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The population ecology of oak processionary moth

The population ecology of oak processionary moth
The population ecology of oak processionary moth
The oak processionary moth (Thaumetopoea processionea; OPM) is an invasive pest species that was introduced to West London in 2006. Its gregarious larvae pose a risk to forestry and public health by defoliating oak trees and shedding toxic setae. It is not known how OPM populations will spread or what impact they will have in the UK, therefore the aim of this thesis was to explore the population ecology of oak processionary moth in West London.

The thesis focuses on three key topics. Firstly how habitat influences the temporal and spatial distribution of OPM populations. Secondly, the development of molecular methods to identify the parasitoids of OPM. Thirdly, the characterisation of interactions between OPM and its main parasitoid, Carcelia iliaca. These topics were addressed by a combination of a two-year field study at three sites in West London and lab based molecular techniques.

Oak processionary moth was found to have a strong spatially and temporally stable habitat preference for open woodland containing a high proportion of oak trees. Fieldwork and molecular techniques revealed a new tachinid fly in the UK, C. iliaca, a major parasitoid of OPM. Carcelia iliaca was responsible for the mortality of around 37% of moth pupae on average, suggesting that currently parasitism is not having a stabilising effect on OPM populations.

OPM exhibited similar habitat preferences to continental populations as well as other processionary moths, likely driven by tree apparency. It is not clear how parasitism of OPM would respond in an outbreak and current parasitism rates are lower than those in continental populations. This may be a result of OPM nest removal, which was common management practice at the time of the study. The findings of this study have been used to recommend that nests remain in situ for longer, to allow C. iliaca numbers to increase.

Other OPM management options include tree felling, pesticide application and biocontrol. This study found no evidence that OPM control currently warrants tree felling. Biocontrol could be augmented with the use of specific parasitoids such as the newly discovered C. iliaca or entomopathogenic agents identified in Chapter 3, and may be the favoured management option for stakeholders and managers, but is difficult to manage in the long term.
University of Southampton
Sands, Richard James
221004ef-f2ca-47ae-9037-0c328f514dfe
Sands, Richard James
221004ef-f2ca-47ae-9037-0c328f514dfe
Poppy, Guy
e18524cf-10ae-4ab4-b50c-e73e7d841389

Sands, Richard James (2017) The population ecology of oak processionary moth. University of Southampton, Doctoral Thesis, 183pp.

Record type: Thesis (Doctoral)

Abstract

The oak processionary moth (Thaumetopoea processionea; OPM) is an invasive pest species that was introduced to West London in 2006. Its gregarious larvae pose a risk to forestry and public health by defoliating oak trees and shedding toxic setae. It is not known how OPM populations will spread or what impact they will have in the UK, therefore the aim of this thesis was to explore the population ecology of oak processionary moth in West London.

The thesis focuses on three key topics. Firstly how habitat influences the temporal and spatial distribution of OPM populations. Secondly, the development of molecular methods to identify the parasitoids of OPM. Thirdly, the characterisation of interactions between OPM and its main parasitoid, Carcelia iliaca. These topics were addressed by a combination of a two-year field study at three sites in West London and lab based molecular techniques.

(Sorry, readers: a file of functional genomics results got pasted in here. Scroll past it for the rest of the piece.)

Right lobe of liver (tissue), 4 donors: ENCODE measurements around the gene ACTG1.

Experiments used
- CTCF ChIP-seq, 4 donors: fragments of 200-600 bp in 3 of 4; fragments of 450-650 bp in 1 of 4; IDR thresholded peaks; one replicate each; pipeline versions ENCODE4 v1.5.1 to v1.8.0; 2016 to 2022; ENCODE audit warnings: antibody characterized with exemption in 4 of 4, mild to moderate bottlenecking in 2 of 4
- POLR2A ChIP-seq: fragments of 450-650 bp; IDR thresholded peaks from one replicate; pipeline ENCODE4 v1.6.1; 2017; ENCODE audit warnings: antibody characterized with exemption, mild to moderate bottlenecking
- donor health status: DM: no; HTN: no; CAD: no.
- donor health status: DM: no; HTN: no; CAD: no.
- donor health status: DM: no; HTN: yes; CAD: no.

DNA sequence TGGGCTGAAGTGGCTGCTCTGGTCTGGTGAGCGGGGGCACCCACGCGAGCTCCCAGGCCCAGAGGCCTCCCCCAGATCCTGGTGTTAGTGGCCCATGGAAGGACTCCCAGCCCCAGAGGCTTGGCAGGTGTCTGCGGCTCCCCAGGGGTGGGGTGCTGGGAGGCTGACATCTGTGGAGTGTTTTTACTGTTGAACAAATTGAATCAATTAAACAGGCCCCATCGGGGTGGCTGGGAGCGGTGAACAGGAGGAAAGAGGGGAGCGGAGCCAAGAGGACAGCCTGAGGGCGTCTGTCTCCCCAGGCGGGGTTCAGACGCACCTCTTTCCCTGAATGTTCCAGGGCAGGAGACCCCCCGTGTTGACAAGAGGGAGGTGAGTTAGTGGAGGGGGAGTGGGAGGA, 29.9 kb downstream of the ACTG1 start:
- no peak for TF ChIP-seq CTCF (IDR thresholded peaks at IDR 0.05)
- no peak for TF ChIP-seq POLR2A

Oak processionary moth was found to have a strong spatially and temporally stable habitat preference for open woodland containing a high proportion of oak trees. Fieldwork and molecular techniques revealed a new tachinid fly in the UK, C. iliaca, a major parasitoid of OPM. Carcelia iliaca was responsible for the mortality of around 37% of moth pupae on average, suggesting that currently parasitism is not having a stabilising effect on OPM populations.

OPM exhibited similar habitat preferences to continental populations as well as other processionary moths, likely driven by tree apparency. It is not clear how parasitism of OPM would respond in an outbreak and current parasitism rates are lower than those in continental populations. This may be a result of OPM nest removal, which was common management practice at the time of the study. The findings of this study have been used to recommend that nests remain in situ for longer, to allow C. iliaca numbers to increase.

Other OPM management options include tree felling, pesticide application and biocontrol. This study found no evidence that OPM control currently warrants tree felling. Biocontrol could be augmented with the use of specific parasitoids such as the newly discovered C. iliaca or entomopathogenic agents identified in Chapter 3, and may be the favoured management option for stakeholders and managers, but is difficult to manage in the long term.

Text
R. Sands FINAL thesis - Version of Record
Available under License University of Southampton Thesis Licence.
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More information

Published date: 30 September 2017

Identifiers

Local EPrints ID: 427138
URI: http://eprints.soton.ac.uk/id/eprint/427138
PURE UUID: 4091251f-8d06-4ef4-be7f-924a65c20539

Catalogue record

Date deposited: 03 Jan 2019 17:30
Last modified: 13 Mar 2019 17:41

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Contributors

Author: Richard James Sands
Thesis advisor: Guy Poppy

University divisions

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